I seemed to be able to do nothing right last night at Milwaukee Makerspace. I joked that the only thing I was able to make was a mess. Besides hot-gluing my own thumb (though not my ass) and having many MakerBot failures, I was able to print two things, though even those two didn’t turn out that great. I’m getting a bit frustrated with the MakerBot Cupcake, and the mysteries of Skeinforge aren’t helping.

I’m waiting for MakerGear to ship my RepRap Prusa Mendel, which of course will require assembly, and configuration, and ten other weird things, but hopefully at the end I’ll have better prints than the Cupcake. Don’t get me wrong, the Cupcake is fun, but it’s also frustrating.

So I printed the 70mm lens gear, even though I really need one that’s about 85mm, just because I’ll be using a follow focus next week, and I want to see if this works. The gear teeth look good, even if the print itself did not turn out great.

Bottle Opener

I also tried this bottle opener, and again, while it is OK, it’s definitely not great. It looks pretty sloppy. The weird bits in the centr are the Milwaukee Makerspace logo, which was way too small to even attempt to print. It also filled in some of the hole areas a bit, which I had to remove the plastic from. That may be due to me editing the STL in Sketchup and creating a new STL with my own edits. I don’t know…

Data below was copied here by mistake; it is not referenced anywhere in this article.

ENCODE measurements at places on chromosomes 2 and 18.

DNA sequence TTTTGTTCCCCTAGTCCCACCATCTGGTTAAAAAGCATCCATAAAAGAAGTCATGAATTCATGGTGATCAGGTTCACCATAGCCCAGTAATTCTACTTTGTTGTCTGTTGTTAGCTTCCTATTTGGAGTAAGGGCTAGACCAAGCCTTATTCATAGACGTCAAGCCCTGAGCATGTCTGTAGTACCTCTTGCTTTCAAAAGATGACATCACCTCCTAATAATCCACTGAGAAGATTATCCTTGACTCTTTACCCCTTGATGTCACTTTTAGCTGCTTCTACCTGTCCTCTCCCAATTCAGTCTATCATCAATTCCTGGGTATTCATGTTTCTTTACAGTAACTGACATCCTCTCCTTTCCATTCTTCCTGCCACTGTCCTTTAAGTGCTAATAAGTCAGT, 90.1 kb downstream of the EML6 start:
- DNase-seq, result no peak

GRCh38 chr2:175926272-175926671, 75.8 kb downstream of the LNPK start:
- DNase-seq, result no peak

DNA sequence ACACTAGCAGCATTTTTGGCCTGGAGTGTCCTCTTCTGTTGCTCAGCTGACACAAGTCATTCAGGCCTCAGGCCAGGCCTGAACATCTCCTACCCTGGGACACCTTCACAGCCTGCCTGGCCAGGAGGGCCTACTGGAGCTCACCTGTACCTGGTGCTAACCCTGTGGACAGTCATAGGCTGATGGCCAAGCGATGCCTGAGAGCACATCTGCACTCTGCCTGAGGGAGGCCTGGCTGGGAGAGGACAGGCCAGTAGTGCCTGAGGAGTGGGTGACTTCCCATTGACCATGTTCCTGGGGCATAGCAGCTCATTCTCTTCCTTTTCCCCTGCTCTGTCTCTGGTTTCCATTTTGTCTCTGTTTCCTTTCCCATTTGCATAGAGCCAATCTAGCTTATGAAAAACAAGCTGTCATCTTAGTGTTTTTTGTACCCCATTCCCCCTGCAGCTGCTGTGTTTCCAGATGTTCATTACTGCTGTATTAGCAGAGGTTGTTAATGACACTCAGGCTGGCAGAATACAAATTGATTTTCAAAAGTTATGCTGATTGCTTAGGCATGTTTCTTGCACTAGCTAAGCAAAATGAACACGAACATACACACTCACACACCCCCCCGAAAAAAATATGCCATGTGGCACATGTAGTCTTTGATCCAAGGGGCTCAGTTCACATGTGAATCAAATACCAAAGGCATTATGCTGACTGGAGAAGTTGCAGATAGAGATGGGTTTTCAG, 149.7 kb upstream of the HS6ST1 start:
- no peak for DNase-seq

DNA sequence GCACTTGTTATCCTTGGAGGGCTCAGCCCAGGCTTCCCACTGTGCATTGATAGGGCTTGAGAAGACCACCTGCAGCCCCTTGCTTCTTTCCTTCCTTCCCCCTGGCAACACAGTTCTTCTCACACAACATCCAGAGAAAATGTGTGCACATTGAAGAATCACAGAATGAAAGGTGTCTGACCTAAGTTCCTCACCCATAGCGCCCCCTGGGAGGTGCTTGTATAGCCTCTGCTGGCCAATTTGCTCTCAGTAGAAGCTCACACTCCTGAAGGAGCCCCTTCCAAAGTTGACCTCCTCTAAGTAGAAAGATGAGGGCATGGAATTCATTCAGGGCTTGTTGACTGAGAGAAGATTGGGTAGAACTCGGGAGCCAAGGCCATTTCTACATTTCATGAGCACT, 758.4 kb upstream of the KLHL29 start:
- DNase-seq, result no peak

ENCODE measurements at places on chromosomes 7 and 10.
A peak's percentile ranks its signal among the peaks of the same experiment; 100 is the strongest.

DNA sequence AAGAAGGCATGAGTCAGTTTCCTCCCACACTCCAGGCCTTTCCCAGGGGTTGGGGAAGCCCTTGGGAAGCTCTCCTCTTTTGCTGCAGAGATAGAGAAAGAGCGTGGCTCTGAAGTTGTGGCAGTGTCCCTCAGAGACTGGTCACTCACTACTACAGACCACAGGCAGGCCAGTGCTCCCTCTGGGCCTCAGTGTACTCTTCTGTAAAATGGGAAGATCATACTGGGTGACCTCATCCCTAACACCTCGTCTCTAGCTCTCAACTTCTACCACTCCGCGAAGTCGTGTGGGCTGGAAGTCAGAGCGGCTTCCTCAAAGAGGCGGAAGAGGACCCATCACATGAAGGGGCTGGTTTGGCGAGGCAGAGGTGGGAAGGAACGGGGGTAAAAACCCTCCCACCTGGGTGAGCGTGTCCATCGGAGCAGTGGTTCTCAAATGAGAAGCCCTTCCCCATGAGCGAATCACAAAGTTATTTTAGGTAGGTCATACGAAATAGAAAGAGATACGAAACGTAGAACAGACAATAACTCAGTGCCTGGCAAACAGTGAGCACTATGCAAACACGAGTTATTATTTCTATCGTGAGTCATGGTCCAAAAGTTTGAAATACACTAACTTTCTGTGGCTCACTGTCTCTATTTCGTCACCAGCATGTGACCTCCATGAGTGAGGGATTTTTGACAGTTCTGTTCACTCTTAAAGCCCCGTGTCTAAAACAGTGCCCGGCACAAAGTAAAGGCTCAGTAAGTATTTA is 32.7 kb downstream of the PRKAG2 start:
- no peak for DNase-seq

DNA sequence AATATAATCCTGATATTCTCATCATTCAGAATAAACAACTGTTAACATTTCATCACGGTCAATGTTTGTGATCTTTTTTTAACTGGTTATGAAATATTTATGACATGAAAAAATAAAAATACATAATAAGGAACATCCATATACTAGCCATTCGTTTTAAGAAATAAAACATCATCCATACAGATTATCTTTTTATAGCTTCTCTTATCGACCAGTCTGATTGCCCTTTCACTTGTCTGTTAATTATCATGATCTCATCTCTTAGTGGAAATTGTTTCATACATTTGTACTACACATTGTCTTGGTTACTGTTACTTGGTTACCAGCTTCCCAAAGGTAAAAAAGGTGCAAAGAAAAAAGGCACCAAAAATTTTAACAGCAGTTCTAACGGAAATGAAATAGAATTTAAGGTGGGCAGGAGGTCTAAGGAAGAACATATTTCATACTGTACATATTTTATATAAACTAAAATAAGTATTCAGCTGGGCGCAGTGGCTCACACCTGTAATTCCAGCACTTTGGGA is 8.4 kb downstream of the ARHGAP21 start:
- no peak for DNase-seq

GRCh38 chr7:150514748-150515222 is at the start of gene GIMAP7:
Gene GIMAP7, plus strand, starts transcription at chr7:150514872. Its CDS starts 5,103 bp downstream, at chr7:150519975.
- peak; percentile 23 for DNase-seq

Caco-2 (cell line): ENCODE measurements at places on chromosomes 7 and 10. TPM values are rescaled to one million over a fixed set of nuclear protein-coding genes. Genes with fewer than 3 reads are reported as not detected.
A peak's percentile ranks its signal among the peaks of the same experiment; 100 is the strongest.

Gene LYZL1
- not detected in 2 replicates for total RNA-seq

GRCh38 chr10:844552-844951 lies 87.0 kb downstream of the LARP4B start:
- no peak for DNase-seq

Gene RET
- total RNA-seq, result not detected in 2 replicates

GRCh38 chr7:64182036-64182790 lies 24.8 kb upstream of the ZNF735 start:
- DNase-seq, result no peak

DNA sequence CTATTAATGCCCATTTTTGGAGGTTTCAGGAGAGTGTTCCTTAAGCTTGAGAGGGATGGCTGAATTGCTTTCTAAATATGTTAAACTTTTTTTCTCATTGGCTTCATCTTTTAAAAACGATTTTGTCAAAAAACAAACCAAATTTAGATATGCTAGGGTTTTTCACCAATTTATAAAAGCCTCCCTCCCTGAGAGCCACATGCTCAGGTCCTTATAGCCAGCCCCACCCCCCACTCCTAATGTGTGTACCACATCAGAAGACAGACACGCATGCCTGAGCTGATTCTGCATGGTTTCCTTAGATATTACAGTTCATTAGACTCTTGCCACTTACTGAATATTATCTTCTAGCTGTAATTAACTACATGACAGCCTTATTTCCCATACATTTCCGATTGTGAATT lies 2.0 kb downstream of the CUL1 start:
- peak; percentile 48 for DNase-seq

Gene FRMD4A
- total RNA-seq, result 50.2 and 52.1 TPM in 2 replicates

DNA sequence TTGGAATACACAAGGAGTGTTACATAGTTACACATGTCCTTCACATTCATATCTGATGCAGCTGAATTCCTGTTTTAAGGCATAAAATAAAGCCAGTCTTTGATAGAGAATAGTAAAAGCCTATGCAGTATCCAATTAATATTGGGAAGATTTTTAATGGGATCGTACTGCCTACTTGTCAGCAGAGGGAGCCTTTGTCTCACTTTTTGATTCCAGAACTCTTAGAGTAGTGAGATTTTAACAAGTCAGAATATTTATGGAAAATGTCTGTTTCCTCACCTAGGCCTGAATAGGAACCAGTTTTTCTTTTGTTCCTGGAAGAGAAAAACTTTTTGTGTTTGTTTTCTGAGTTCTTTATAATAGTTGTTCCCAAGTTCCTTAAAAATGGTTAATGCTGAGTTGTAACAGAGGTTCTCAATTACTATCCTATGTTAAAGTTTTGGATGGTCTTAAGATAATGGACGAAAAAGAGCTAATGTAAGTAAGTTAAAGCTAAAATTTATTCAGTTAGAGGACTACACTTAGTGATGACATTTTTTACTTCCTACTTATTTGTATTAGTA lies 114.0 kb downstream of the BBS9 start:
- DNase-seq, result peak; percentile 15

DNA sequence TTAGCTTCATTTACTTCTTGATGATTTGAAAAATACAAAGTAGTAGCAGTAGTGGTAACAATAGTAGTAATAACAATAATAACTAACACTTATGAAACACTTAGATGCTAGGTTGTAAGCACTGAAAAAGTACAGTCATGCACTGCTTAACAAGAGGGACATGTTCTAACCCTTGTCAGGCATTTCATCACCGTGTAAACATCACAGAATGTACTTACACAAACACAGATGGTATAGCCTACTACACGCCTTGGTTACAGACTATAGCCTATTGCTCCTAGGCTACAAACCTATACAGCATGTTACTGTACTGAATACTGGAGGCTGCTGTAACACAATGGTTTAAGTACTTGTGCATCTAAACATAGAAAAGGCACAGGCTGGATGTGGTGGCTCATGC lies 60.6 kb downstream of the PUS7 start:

I think I need to take a break from printing things for a bit, and work on some other things. Printing takes a long time, and if it’s the only thing I do at the space, I feel like I’m neglecting other projects. (I did work on my Nutellastruder a bit, of course that led to the hot-gluing of my thumb!)

KinectToStl

Oh, we did play around with KinectToStl a bit. Again, the results were not super-impressive, but it was fun to experiment with it. I didn’t bother to read the instructions, so there may be some good times on making it work better, but that will be something to try another day.

Update: The bottle opener broke while trying to open a bottle. #fail

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3D Modeling Update

3D Model

In the last month I’ve made some progress in my 3D modeling education, so I thought I’d provide an update. (Besides my last post, I got some good feedback on Google+) Oh, and just a reminder, my interest in 3D modeling all has to do with creating objects I can produce with a 3D printer like the MakerBot or the RepRap.

So what am I using (or not using) now? Here’s the list:

Google Sketchup
I’ve made some good progress with Sketchup. A few tutorials (and a lot of playing around) has me creating actual 3D models. You’ll want the STL Importer and STL Exporter to deal with STL files. Sketchup is nice, and I’m sure I’ll end up using it more as time goes on, but it’s not the end of my 3D quest.

Blender
Urgh… I’ve made no progress with Blender. Haven’t even tried. I may just wait until we do a Blender class at Milwaukee Makerspace.

123D
Still no Mac OS X version.

3DTin and Tinkercad
I talked about 3DTin last time. I haven’t used it since, but it still seems like a great way for kids to get into 3D modeling. As for Tinkercad, it seems like a more advanced version of 3DTin. Make: Live covered Tinkercad in Episode 17 if you want to check it out.